The buzz surrounding the corporate monetization of social networking sites is enormous. It’s constant, controversial and ultimately coming up short. Until now.
With a dash of brilliance, a dollop of attitude and the drive to change the way the world thinks about innovation – Ben Kaufman debuted Kluster in mid-February. Prior to launch, Kaufman’s brilliance landed him an entire room at TED to demo his new social network to the great minds, celebs and deep pockets of the industry. Did I mention that he’s 21?
As the CEO of Kluster, Ben got his start in the world of innovation three years prior with his start up, Mophie. As a product development outfit, Mophie creates iPod headphones and accessories – including the Bevy, which, if you’re reading this blog Mr. Kaufman, is the coolest thing I’ve ever seen. If only I had a Shuffle. I actually considered buying one after hearing about the Bevy; just so that I had everything I needed in life on my key chain. My music, a bottle opener and my keys.
So what exactly is Kluster and just how does it work?
As Kaufman explains it, Kluster is a social networking site at its core. But keep reading, because it blows MySpace, Facebook, LinkedIn and Wikipedia off the map when it comes to corporate participation and the ultimate purpose and benefit of social networking to the corporate world.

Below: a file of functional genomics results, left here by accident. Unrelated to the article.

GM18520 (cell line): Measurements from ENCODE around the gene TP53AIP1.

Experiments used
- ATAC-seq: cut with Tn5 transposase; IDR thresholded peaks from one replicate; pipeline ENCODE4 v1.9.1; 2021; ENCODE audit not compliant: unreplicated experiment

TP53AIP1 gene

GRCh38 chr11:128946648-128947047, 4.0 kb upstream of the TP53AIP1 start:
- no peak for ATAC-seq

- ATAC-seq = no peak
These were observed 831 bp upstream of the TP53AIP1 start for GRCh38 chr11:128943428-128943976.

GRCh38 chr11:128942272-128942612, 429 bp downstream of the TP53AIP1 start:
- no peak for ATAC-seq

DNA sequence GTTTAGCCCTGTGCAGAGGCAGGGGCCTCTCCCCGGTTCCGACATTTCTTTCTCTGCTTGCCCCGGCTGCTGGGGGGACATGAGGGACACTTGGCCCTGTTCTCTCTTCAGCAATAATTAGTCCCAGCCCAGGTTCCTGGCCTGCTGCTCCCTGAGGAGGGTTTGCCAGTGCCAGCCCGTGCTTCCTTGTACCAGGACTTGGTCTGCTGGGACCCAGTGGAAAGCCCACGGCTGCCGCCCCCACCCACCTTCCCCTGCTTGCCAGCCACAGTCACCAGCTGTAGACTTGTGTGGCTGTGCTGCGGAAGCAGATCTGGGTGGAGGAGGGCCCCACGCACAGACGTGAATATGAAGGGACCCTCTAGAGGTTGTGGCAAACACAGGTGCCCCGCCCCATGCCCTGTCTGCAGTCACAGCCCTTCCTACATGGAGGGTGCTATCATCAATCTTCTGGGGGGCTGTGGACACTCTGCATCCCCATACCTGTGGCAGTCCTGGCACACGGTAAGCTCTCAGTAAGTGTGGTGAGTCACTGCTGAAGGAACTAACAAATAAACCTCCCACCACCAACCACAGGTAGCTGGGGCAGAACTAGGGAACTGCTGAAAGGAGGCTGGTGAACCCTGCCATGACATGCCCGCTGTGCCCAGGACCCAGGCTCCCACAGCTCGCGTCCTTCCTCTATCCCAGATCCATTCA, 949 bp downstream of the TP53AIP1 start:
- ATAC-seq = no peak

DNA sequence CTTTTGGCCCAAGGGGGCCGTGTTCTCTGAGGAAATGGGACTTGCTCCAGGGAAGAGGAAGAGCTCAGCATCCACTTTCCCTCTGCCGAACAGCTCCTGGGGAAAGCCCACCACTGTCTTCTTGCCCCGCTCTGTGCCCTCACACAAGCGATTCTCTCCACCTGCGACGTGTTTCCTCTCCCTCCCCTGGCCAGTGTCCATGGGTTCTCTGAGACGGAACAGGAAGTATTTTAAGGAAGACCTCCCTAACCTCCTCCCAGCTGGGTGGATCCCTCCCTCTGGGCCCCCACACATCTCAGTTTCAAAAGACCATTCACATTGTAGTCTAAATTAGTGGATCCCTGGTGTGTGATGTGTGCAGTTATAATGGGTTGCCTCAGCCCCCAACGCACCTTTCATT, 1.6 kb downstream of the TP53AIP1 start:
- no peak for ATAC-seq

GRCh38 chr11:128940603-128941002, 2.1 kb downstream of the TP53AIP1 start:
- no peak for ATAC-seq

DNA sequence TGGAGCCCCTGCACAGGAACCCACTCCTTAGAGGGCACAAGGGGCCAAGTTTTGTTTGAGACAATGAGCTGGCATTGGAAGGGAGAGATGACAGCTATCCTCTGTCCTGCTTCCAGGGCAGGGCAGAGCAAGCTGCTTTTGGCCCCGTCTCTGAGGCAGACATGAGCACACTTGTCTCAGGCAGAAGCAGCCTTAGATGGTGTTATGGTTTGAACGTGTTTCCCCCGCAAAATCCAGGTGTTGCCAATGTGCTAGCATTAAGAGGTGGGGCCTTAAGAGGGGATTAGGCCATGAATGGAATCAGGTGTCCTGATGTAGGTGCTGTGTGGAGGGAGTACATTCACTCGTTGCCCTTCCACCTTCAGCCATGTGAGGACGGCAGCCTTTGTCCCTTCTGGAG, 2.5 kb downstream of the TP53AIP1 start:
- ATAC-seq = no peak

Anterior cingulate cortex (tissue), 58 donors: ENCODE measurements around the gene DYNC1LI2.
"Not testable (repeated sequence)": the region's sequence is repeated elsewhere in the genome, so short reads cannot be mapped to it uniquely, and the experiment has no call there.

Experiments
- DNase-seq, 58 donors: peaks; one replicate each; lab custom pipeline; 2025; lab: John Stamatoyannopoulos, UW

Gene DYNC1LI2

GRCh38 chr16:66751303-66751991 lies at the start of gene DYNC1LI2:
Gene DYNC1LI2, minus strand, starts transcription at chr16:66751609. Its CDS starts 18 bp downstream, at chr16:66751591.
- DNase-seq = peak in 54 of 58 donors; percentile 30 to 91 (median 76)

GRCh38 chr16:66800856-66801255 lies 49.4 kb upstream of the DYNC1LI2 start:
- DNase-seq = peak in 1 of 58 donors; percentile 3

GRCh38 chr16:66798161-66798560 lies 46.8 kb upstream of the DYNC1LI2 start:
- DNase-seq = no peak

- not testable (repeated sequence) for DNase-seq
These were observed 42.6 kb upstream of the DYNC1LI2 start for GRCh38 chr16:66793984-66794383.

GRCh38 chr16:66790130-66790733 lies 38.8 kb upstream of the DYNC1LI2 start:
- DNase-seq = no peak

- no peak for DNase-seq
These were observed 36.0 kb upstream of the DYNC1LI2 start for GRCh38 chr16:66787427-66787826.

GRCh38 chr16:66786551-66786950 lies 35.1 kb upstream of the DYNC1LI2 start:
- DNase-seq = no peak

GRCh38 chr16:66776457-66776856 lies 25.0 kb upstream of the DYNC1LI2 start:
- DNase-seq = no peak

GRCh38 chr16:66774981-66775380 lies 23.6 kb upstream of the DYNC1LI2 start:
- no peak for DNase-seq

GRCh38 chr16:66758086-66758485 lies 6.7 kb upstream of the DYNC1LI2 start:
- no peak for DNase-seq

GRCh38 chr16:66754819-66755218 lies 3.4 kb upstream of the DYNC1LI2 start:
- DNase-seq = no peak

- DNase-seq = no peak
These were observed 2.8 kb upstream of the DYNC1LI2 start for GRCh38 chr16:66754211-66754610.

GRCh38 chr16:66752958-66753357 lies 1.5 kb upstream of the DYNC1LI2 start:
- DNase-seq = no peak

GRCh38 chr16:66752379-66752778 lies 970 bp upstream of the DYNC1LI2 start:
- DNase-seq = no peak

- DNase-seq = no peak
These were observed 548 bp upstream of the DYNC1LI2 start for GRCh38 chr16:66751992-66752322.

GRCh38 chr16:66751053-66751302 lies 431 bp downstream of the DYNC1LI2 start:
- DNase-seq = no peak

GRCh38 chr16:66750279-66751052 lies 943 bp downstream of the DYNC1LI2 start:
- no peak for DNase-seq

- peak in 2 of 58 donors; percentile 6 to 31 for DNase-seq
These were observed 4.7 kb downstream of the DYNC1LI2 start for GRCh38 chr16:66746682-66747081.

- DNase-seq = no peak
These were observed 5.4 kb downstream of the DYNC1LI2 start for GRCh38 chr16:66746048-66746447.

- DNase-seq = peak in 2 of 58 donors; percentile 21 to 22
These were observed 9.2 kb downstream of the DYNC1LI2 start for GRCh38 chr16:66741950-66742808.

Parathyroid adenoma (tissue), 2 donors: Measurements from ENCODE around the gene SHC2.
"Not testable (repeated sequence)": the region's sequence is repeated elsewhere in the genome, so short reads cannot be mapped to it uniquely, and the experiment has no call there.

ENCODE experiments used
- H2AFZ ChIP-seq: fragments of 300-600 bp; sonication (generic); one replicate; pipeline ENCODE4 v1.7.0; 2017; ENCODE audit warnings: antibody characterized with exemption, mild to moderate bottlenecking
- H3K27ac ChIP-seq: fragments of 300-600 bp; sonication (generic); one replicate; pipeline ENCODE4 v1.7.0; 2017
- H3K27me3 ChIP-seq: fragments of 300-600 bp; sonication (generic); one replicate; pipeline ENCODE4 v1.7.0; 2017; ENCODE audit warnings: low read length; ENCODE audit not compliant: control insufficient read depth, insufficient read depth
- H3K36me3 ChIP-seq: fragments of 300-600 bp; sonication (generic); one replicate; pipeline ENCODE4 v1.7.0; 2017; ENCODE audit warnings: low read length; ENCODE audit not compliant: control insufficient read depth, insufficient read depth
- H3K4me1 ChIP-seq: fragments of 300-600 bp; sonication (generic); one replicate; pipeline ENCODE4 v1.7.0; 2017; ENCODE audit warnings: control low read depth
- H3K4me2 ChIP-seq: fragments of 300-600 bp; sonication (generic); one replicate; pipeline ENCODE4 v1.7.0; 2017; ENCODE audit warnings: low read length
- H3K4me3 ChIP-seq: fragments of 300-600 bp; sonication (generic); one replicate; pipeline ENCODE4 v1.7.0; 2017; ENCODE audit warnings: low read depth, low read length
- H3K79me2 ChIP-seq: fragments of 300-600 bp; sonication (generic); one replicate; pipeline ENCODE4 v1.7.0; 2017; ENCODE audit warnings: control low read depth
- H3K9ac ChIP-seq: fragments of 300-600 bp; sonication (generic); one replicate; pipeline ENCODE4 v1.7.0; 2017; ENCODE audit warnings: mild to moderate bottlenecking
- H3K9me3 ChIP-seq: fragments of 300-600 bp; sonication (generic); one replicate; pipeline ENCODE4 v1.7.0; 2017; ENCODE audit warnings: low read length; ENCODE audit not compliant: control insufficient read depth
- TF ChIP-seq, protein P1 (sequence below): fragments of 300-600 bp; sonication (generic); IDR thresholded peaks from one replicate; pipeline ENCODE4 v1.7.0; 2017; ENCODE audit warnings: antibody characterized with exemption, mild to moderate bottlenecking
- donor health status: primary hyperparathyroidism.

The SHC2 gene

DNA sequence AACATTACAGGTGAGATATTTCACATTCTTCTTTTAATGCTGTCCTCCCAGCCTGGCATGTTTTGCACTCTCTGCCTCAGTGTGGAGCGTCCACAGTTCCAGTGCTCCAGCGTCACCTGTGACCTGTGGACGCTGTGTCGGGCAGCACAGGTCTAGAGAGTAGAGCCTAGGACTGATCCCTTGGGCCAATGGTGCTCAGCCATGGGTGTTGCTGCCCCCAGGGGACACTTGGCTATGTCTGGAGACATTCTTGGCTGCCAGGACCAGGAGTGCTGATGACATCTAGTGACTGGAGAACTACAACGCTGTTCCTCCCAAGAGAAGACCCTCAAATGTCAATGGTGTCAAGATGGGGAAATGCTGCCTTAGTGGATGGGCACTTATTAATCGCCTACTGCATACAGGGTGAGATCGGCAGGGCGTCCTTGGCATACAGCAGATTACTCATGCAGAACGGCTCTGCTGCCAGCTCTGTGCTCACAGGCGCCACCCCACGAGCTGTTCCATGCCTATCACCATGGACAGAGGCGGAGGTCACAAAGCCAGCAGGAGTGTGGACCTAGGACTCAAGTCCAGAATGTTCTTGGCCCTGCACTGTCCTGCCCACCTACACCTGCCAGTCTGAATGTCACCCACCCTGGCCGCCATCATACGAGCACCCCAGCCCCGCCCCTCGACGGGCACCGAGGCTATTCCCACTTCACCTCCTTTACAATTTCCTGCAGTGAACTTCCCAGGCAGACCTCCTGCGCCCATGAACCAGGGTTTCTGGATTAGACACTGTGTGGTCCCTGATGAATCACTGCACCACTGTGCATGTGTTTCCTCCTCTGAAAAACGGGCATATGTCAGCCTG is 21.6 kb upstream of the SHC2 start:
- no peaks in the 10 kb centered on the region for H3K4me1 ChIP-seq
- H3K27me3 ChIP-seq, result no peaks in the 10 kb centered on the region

As we’ve all become accustomed to, Kluster of course allows you to create your profile (complete with the obligatory photo) and interact with other users. What sets the network apart is its purpose. When Mophie took off, Kaufman quickly recognized the power of collaboration and set out to create a way for people to get together, brainstorm and execute innovations ultimately deciding what the next “big thing” will be, rather than buying into the newest gizmo, cure, or plight to fight world hunger when someone else brings it to the attention of the world.
The genius behind this network being that it allows members to ultimately speak with and get direct feedback from future users, refine their innovation based on that feedback and execute. Did I mention membership is free? Complete with its own virtual economy, algorithms to accurately determine which ideas will prevail and the possibility of turning a great idea into real dollars – Kluster will accelerate corporate participation in the social networking scene. And ultimately, do a little good for the world if we’re lucky.
Kluster will eliminate the perils of tapping into an elusive target audience with the standard and ignored survey and less than productive focus group. It provides the opportunity to present new ideas and creations to the world and to those who may not otherwise know where to start. It will allow companies to cast a tighter net around the illusive ROI by testing out marketing campaigns prior to spending millions on a media plan only to find out that no one in your target audience is actually responding to your message. It’s genius.
And while you may be thinking, “Hello! Intellectual property nightmare.” Kaufman has that part figured out too. 21 years old. Innovative. Out to change the way the world collaborates and setting the stage for companies across the globe to rejuvenate the development process. I can’t wait to see what comes of this.